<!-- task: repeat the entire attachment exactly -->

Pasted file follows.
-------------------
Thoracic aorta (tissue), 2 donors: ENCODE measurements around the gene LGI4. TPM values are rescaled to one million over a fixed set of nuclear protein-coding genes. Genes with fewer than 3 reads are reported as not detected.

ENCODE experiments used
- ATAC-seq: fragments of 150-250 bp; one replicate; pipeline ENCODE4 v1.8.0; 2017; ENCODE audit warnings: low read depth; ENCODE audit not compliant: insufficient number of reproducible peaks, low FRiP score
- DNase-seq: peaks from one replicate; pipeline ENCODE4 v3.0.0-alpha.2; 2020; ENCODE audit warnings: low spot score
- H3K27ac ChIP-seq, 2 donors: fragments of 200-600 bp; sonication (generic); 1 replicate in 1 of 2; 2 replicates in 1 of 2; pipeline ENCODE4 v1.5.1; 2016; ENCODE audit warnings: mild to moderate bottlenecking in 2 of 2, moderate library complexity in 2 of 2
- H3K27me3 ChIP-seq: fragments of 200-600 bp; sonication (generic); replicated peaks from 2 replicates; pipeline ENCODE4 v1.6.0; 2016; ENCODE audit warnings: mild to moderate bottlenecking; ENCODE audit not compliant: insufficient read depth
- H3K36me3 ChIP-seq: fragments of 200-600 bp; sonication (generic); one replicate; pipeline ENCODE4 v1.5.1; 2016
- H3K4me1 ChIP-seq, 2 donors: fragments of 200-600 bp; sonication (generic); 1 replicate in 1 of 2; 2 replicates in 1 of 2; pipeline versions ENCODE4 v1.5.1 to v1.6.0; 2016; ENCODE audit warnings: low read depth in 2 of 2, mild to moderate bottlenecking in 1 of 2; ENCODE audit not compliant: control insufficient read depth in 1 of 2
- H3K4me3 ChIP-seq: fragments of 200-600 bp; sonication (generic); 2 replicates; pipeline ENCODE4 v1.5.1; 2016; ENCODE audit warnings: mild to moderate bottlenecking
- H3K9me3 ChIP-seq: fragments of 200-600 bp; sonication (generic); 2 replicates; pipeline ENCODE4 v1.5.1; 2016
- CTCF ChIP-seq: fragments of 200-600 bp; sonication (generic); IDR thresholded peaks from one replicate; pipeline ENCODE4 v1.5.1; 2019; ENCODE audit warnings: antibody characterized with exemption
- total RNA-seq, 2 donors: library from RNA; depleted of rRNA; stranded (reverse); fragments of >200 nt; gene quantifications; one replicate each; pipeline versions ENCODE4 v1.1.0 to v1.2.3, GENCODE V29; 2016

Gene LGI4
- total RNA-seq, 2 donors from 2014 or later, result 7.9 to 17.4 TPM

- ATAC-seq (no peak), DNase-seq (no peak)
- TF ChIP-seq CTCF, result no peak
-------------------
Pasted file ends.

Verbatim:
Thoracic aorta (tissue), 2 donors: ENCODE measurements around the gene LGI4. TPM values are rescaled to one million over a fixed set of nuclear protein-coding genes. Genes with fewer than 3 reads are reported as not detected.

ENCODE experiments used
- ATAC-seq: fragments of 150-250 bp; one replicate; pipeline ENCODE4 v1.8.0; 2017; ENCODE audit warnings: low read depth; ENCODE audit not compliant: insufficient number of reproducible peaks, low FRiP score
- DNase-seq: peaks from one replicate; pipeline ENCODE4 v3.0.0-alpha.2; 2020; ENCODE audit warnings: low spot score
- H3K27ac ChIP-seq, 2 donors: fragments of 200-600 bp; sonication (generic); 1 replicate in 1 of 2; 2 replicates in 1 of 2; pipeline ENCODE4 v1.5.1; 2016; ENCODE audit warnings: mild to moderate bottlenecking in 2 of 2, moderate library complexity in 2 of 2
- H3K27me3 ChIP-seq: fragments of 200-600 bp; sonication (generic); replicated peaks from 2 replicates; pipeline ENCODE4 v1.6.0; 2016; ENCODE audit warnings: mild to moderate bottlenecking; ENCODE audit not compliant: insufficient read depth
- H3K36me3 ChIP-seq: fragments of 200-600 bp; sonication (generic); one replicate; pipeline ENCODE4 v1.5.1; 2016
- H3K4me1 ChIP-seq, 2 donors: fragments of 200-600 bp; sonication (generic); 1 replicate in 1 of 2; 2 replicates in 1 of 2; pipeline versions ENCODE4 v1.5.1 to v1.6.0; 2016; ENCODE audit warnings: low read depth in 2 of 2, mild to moderate bottlenecking in 1 of 2; ENCODE audit not compliant: control insufficient read depth in 1 of 2
- H3K4me3 ChIP-seq: fragments of 200-600 bp; sonication (generic); 2 replicates; pipeline ENCODE4 v1.5.1; 2016; ENCODE audit warnings: mild to moderate bottlenecking
- H3K9me3 ChIP-seq: fragments of 200-600 bp; sonication (generic); 2 replicates; pipeline ENCODE4 v1.5.1; 2016
- CTCF ChIP-seq: fragments of 200-600 bp; sonication (generic); IDR thresholded peaks from one replicate; pipeline ENCODE4 v1.5.1; 2019; ENCODE audit warnings: antibody characterized with exemption
- total RNA-seq, 2 donors: library from RNA; depleted of rRNA; stranded (reverse); fragments of >200 nt; gene quantifications; one replicate each; pipeline versions ENCODE4 v1.1.0 to v1.2.3, GENCODE V29; 2016

Gene LGI4
- total RNA-seq, 2 donors from 2014 or later, result 7.9 to 17.4 TPM

- ATAC-seq (no peak), DNase-seq (no peak)
- TF ChIP-seq CTCF, result no peak